When Sarah and I first met in person in New York City, after 8 months of emailing long-distance, it was a pretty momentous occasion. I wanted to take her on a REALLY good date, so I suggested dinner and a movie. The movie was King Kong, which I’d worked on for the year or so leading up to my trip to Manhattan, and which was opening in theaters the night after we met. I solicited opinions about dinner from my coworkers at Weta, who know good food the world over. Narrowing it down to a list of 4-5 choices, I pitched the choices to Sarah, and she settled on Nobu.
I wanted to dig up some photos of that trip, but donkey balls that we were, neither Sarah nor I thought to take our cameras with us at any point that week. When we realized this a few days later, Sarah decided to just draw us a photo album.
A few weeks after I returned to New Zealand, I came across a Nobu cookbook in Moore Wilson’s. I snagged it, both because of the sentimental value and because I was genuinely interested in trying to make some of the beautiful dishes that were in it. I started working through it (not quite with the focus or obsession I’ve got going on here), and found one of my favorite recipes involved tuna topped with ginger and a “yuzu vinaigrette’. I hadn’t heard of yuzu before, but some googling around told me that it was a citrus that tasted similar to lemon/lime, so I just substituted that each time I made it. I never did see Yuzu in any grocery shop in New Zealand.
One of my first trips to Berkeley Bowl, I was wandering through the Asian Foods aisle, and lo and behold, I saw a tiny bottle of yuzu sitting near other bottles of amino acids and soy sauce. I snagged it, mostly wanting to know what it tasted like after wondering for so long. It wasn’t until I got home and was flipping through the Alinea cookbook that I found this recipe, and got excited that I would be able to make it properly.
Yuzu is a citrus fruit and plant originating in East Asia. The fruit of the yuzu shrub is roughly the size of a mandarin or orange, and the fruits range from green to orange in color, depending on ripeness. The flavor of yuzu is actually more grapefruity than lemon/lime; it’s very tart, and has some orange/mandarin overtones. Asian friends at work described it as ‘spicier’ than other citrus, an adjective I found interesting.
The idea with this dish is to make several long, twisting threads of Yuzu ice, which is itself achieved by making a pudding by blending Yuzu gelled with Agar. The recipe directs me to spread the yuzu pudding on sheets of acetate, run a pastry comb along the sheet to create ‘rows’ of yuzu, and then form the sheet into a spiral before freezing it. This process is fairly straightforward, aside from one note in the book insisting that I use “1/8″-thick acetate”, which I’m pretty sure is a misprint. Forming the spirals requires a bit of dexterity but isn’t too difficult if you keep your work area tidy (if you get yuzu pudding all over everything, the acetate is difficult to hold on to).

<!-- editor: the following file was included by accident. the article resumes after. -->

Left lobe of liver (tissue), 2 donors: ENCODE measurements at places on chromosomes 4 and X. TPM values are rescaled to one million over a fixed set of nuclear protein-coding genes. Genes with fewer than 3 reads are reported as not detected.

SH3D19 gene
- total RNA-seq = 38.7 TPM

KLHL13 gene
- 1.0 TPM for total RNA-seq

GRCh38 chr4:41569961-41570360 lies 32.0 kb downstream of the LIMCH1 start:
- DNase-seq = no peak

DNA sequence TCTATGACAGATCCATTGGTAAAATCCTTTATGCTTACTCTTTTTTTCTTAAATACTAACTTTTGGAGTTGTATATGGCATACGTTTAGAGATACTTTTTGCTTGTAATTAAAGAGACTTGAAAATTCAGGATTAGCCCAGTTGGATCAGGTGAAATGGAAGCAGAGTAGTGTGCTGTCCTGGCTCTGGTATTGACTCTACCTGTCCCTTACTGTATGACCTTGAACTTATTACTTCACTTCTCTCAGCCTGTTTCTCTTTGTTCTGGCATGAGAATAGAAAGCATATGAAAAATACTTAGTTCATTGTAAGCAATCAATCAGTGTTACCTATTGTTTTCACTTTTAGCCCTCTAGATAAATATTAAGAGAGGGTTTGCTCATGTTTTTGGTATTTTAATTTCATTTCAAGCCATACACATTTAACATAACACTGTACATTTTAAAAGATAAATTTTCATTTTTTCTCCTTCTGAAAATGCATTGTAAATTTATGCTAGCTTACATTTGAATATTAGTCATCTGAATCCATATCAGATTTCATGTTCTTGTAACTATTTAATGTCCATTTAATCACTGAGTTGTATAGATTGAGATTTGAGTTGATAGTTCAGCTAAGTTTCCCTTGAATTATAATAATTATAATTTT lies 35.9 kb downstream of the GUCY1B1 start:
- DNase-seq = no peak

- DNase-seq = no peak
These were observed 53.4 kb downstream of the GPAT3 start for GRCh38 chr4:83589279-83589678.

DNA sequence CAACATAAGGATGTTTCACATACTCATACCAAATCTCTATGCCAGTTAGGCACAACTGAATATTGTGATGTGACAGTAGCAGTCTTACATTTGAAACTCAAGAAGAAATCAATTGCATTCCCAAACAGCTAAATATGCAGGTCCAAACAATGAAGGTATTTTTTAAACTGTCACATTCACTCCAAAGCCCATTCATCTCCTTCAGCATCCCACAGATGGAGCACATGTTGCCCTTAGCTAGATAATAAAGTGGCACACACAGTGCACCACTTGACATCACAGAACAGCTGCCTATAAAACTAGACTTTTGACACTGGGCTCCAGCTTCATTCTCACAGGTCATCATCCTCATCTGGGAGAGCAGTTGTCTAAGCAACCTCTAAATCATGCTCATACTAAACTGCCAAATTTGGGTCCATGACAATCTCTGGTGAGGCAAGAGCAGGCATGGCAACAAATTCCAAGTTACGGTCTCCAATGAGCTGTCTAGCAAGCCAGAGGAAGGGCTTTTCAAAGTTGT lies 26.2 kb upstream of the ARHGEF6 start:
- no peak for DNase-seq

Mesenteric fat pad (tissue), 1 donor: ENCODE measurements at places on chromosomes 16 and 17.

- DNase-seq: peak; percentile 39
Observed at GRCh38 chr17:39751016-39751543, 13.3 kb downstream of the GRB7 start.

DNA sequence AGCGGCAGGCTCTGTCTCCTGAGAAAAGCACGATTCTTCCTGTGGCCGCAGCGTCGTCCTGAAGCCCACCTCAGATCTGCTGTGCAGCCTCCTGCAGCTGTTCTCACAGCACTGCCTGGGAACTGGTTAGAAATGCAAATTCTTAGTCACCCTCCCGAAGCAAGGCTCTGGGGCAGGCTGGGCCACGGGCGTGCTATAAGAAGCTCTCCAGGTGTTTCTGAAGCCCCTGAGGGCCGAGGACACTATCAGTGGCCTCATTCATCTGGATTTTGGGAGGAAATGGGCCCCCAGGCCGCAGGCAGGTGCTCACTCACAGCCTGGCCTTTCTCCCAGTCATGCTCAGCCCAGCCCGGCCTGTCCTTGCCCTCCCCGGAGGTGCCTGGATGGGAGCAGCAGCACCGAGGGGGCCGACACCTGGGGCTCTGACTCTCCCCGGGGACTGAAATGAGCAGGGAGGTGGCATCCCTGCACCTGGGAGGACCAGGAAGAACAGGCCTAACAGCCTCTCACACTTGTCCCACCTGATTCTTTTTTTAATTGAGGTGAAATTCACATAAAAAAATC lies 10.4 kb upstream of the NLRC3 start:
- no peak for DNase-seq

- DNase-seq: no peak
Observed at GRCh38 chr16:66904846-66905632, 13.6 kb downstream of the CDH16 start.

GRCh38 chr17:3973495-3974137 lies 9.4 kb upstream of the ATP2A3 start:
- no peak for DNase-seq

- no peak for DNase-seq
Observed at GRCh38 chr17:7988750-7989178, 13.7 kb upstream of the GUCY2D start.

While these were freezing, I worked on the rest of the components for the dish. The yuzu spirals are meant to be topped with powdered black sesame seeds, shiso leaves, yuzu powder, and pine yogurt. The pine yogurt is easy enough to make, using Greek yogurt and some pine oil, which I again found up at Berkeley Bowl in their medicinal/aromathy area.
The Yuzu powder was made in a very similar way as the Lime Sugar was made in the Kuroge Wagyu dish; eggs serve as a sort of emulsifier/vehicle for the yuzu, and are whipped to a froth before being dehydrated into something that resembles a cracker. It’s then loosely crumbled into small, rocklike shapes.
The biggest challenge for me was removing the frozen yuzu spirals from the acetate; they were extremely delicate, and cracked and broke very easily. I tried several different things to help them release more easily, including use of cooking spray on the acetate, but it didn’t seem to help. The strips also melted in seconds. This was an early plating I tried; it’s tough to make out but the strips are maybe a third of their designed length:
The intact pieces looked nice and delicate, but I just couldn’t seem to get one off its strip wholly. The recipe for the yuzu pudding makes enough of it for me to try several times though. Eventually I tried putting the pudding in a squirt bottle and squirting it onto the acetate. This ended up working perfectly. The yuzu threads were no longer quite as perfect in size (it’s tough to keep an even pressure on the squirt bottle while drawing a line with it), but they came off the acetate perfectly. I understand the reason for the pastry comb; in a restaurant, needing to do this for dozens of patrons, you need a mechanism for consistency. I wonder if my pastry comb just left rows that were too thin or something.
I expected as I was making this for the whole thing to be dessertlike. It wasn’t at all; it’s presented on a menu between a heavy pork dish and a fois gras dish, so it’s meant to be a palette cleanser. To that end, it works beautifully. The yuzu’s acid is cleansing, and the lack of too much sugar makes it feel light in the mouth, like a sip of lemonade. The sesame adds a warm nuttiness that’s really nice, and the pine yogurt and shiso are both really unique flavors that work harmoniously with the yuzu. Sarah felt it was her favorite thing I’ve made so far. Even with the iffy plating, it was delicious.